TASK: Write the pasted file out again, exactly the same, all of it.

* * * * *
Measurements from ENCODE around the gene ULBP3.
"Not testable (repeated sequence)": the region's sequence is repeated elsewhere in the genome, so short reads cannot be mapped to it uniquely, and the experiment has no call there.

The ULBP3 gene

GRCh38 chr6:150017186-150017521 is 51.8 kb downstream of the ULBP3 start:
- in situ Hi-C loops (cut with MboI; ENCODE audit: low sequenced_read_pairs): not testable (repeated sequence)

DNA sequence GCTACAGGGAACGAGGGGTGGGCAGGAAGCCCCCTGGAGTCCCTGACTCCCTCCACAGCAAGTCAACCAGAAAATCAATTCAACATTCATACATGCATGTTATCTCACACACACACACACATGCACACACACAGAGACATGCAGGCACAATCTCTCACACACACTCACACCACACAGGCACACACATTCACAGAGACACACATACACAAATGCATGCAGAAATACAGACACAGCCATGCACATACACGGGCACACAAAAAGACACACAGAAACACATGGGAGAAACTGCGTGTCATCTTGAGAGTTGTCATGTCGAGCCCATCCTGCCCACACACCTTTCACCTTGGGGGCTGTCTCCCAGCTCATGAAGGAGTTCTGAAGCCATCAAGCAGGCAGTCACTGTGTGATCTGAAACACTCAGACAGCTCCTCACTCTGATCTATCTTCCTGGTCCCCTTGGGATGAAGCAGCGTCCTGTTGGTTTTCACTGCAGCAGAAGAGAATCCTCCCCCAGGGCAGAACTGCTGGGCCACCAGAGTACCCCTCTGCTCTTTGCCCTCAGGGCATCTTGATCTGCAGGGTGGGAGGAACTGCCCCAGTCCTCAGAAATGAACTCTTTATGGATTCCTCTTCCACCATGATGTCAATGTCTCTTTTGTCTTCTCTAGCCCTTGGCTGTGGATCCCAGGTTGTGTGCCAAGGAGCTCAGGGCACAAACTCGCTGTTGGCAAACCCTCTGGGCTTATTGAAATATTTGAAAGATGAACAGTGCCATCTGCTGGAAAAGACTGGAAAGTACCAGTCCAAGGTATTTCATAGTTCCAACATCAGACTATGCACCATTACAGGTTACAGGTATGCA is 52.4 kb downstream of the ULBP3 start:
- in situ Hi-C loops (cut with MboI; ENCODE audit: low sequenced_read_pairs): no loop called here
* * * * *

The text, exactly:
Measurements from ENCODE around the gene ULBP3.
"Not testable (repeated sequence)": the region's sequence is repeated elsewhere in the genome, so short reads cannot be mapped to it uniquely, and the experiment has no call there.

The ULBP3 gene

GRCh38 chr6:150017186-150017521 is 51.8 kb downstream of the ULBP3 start:
- in situ Hi-C loops (cut with MboI; ENCODE audit: low sequenced_read_pairs): not testable (repeated sequence)

DNA sequence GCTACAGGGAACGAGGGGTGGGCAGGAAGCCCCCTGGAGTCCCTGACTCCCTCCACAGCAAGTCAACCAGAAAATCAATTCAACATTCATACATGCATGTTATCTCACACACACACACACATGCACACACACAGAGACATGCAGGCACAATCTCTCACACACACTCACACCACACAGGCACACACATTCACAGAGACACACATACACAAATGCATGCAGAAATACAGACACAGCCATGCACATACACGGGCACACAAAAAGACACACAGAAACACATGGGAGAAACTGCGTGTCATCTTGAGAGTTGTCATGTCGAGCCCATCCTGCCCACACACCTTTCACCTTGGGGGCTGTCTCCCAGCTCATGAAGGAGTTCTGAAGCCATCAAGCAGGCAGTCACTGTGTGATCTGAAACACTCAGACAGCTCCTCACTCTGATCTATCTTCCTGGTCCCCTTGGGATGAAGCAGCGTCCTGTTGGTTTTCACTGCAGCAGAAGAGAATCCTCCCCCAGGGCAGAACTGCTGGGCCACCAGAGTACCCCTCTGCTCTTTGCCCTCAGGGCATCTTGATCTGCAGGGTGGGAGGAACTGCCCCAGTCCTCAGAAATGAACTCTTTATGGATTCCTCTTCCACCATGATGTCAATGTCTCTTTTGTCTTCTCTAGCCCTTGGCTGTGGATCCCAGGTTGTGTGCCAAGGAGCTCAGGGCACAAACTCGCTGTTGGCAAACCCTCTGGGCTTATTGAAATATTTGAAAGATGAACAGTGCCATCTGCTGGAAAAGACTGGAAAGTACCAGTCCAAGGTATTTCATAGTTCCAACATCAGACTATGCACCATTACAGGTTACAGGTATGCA is 52.4 kb downstream of the ULBP3 start:
- in situ Hi-C loops (cut with MboI; ENCODE audit: low sequenced_read_pairs): no loop called here